Game Development for Computer Science Education

Games could become a valuable tool for enriching computer science education, since they can facilitate a number of conditions that can promote learning and instigate affective change. As part of the 22nd ACM Annual Conference on Innovation and Technology in Computer Science Education (ITiCSE 2017), the Working Group on Game Development for Computer Science Education convened to extend their prior work, a review of the literature and a review of over 120 educational games that support computing instruction.

The Working Group continued to examine the potential effectiveness of games in the computer science education classroom. To achieve this in a limited time frame, the working group chose to design and develop a game based on specific learning objectives with the intention of providing the source code for the game to the computing education community for further review, adaptation, and exploration. To aid this endeavor, the Working Group also chose to explore the research methods needed to establish validity, highlighting a need for more rigorous approaches to evaluating the effectiveness of the use of games in the computer science education context.

This site provides a brief description of the design and development of If Memory Serves, a game to support teaching pointers to undergraduate students. We invite you to explore the game and to use the materials provided for conducting your own study on the game’s effectiveness.

The game was created with the following learning objectives in mind:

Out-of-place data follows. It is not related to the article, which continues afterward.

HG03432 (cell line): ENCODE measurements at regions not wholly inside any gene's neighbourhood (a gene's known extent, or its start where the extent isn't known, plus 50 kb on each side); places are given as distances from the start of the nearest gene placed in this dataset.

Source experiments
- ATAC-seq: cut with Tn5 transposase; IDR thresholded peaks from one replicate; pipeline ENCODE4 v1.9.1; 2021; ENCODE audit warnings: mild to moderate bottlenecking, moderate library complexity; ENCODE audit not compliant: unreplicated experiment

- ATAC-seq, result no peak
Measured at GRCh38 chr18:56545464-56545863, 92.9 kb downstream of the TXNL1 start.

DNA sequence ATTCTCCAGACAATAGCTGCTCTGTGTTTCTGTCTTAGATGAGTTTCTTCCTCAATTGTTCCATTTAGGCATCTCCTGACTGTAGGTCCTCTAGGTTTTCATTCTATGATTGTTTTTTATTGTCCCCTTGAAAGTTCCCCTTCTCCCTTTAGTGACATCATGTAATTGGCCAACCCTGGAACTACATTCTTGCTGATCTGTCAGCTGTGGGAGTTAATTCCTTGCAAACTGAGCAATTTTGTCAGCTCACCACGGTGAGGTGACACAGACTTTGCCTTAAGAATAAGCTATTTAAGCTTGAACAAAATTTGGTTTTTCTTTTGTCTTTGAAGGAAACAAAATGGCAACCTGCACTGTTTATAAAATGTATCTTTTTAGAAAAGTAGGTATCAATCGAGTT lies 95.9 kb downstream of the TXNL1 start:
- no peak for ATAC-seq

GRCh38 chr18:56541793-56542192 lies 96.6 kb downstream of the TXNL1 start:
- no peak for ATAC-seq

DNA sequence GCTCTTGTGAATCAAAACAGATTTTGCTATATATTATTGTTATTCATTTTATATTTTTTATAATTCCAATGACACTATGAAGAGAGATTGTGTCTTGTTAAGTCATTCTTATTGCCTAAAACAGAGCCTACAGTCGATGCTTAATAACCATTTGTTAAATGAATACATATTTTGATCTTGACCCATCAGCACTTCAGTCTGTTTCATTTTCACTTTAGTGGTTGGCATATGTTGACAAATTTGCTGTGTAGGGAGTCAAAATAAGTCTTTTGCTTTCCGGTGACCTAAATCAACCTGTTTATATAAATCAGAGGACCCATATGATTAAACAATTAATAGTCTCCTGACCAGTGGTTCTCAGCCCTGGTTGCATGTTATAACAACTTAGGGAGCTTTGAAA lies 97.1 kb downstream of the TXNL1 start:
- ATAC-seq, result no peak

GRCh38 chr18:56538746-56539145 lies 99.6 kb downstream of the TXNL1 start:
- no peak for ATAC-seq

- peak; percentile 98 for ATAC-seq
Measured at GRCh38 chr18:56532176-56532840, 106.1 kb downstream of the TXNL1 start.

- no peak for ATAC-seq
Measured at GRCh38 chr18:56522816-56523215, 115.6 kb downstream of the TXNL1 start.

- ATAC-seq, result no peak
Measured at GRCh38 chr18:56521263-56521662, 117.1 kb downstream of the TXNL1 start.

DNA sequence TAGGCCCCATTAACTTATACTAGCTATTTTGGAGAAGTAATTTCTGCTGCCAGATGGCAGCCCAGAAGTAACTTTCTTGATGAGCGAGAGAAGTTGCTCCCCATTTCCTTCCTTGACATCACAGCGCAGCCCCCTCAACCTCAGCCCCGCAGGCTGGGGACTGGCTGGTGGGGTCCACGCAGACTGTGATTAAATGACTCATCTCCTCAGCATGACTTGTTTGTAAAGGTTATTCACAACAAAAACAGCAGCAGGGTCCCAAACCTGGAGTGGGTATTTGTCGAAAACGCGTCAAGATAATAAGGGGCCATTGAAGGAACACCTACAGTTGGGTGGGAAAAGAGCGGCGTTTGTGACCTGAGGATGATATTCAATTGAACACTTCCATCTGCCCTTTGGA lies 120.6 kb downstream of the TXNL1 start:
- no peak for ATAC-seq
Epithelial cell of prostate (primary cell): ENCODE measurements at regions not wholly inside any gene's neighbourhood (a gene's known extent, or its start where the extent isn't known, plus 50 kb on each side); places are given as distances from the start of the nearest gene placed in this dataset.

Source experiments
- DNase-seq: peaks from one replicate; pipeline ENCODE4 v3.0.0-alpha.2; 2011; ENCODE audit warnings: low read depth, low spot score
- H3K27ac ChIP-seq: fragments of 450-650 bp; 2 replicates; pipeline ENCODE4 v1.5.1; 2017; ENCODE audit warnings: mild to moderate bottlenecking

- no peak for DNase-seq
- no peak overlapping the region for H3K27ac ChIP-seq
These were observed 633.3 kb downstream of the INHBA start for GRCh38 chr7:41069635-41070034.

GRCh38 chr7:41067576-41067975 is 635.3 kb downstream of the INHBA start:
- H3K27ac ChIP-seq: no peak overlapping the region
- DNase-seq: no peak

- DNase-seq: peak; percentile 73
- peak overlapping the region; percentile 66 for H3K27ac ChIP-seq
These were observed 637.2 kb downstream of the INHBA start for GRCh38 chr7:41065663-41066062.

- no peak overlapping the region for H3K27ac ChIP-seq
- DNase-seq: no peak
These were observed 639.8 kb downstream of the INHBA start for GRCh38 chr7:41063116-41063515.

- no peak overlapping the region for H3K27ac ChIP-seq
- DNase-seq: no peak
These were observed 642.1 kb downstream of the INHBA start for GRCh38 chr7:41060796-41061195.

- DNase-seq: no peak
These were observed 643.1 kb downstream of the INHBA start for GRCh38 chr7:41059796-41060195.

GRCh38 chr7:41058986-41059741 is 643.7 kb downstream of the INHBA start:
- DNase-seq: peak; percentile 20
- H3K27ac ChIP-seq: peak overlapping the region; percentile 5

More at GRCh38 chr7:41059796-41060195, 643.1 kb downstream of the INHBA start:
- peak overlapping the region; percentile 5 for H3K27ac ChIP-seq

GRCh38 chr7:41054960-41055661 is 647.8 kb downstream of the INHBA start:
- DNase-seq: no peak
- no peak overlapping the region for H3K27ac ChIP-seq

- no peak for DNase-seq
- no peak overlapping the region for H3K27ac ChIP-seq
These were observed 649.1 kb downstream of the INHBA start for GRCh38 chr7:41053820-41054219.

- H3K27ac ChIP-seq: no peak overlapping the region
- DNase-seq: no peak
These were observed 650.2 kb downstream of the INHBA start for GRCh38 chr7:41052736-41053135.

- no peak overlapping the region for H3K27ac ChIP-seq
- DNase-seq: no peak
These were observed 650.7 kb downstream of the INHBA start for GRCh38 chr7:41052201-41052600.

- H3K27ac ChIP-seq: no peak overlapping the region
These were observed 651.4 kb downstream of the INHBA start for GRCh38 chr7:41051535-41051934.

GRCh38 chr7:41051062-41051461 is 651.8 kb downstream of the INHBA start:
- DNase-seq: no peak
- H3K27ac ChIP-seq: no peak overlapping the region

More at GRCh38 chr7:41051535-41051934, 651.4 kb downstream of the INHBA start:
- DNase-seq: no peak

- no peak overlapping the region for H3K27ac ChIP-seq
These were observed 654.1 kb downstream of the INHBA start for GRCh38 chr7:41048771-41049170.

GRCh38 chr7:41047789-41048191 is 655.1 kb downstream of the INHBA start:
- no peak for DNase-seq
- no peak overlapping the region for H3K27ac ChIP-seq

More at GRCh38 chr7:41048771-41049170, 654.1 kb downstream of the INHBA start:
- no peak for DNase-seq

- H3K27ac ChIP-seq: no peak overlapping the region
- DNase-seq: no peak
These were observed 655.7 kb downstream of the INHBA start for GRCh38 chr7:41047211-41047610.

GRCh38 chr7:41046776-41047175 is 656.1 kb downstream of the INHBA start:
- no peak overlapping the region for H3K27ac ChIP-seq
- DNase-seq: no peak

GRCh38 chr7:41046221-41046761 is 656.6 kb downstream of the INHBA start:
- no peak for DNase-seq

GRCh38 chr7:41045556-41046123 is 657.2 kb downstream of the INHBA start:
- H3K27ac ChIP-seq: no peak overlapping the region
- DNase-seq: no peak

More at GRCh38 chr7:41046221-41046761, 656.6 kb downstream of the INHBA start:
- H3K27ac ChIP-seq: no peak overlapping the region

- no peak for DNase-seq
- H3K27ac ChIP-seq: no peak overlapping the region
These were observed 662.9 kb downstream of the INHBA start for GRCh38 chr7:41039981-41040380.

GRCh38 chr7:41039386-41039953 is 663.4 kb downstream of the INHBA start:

Ideal Learning Objectives

Students will:

  1. Copying values (no pointers)
    1. know that values can be copied.
    2. develop skills to copy values.
  2. Create pointer, assign value, retrieve value, dereferencing
    1. create a pointer.
    2. assign values into memory using pointers.
    3. dereference a pointer (get value stored there).
  3. Swap values using pointers
    1. swap values using pointers and intermediate storage
    2. identify errors in swapping pointers (e.g. not using intermediate storage)
  4. Value versus pointers
    1. identify the difference between values and pointers
    2. correctly identify when to use a value versus when to use a pointer
  5. Pointer Arithmetic
    1. use pointer arithmetic to iterate through arrays of values
    2. use pointer arithmetic to randomly access array locations
    3. identify errors in the use of pointer arithmetic
  6. Double Pointers
    1. use pointers to pointers to create 2 dimensional data structures
    2. use pointer to pointers store and retrieve values from 2 dimensional data structures
    3. identify errors in the use of double pointers
  7. Malloc/Free
    1. use malloc to allocate memory in the heap
    2. use free to release memory
    3. identify errors in the use of malloc and free
  8. Data Structure
    1. use pointers to create data structure such as linked lists
    2. use pointers to access and update data structure such as linked lists
    3. Identify errors in the use of pointers in data structures
The game can be categorized in the following

ACM/IEEE CC Categories:

  1. ACM/IEEE CC Category
    1. Category learning objectives
    2. OS/Memory Management
    3. Review of physical memory and memory management hardware
  2. PL/Language Translation and Execution
    1. Memory management
    2. Manual memory management: allocating, de-allocating, and reusing heap memory
  3. PL/Runtime Systems
    1. Dynamic memory management approaches and techniques
  4. SDF/Fundamental Data Structures
    1. References and aliasing
    2. Linked lists
  5. AR/Memory System Organization and Architecture
    1. Main memory organization and operation
For more information or to get a copy of the source code, please contact us.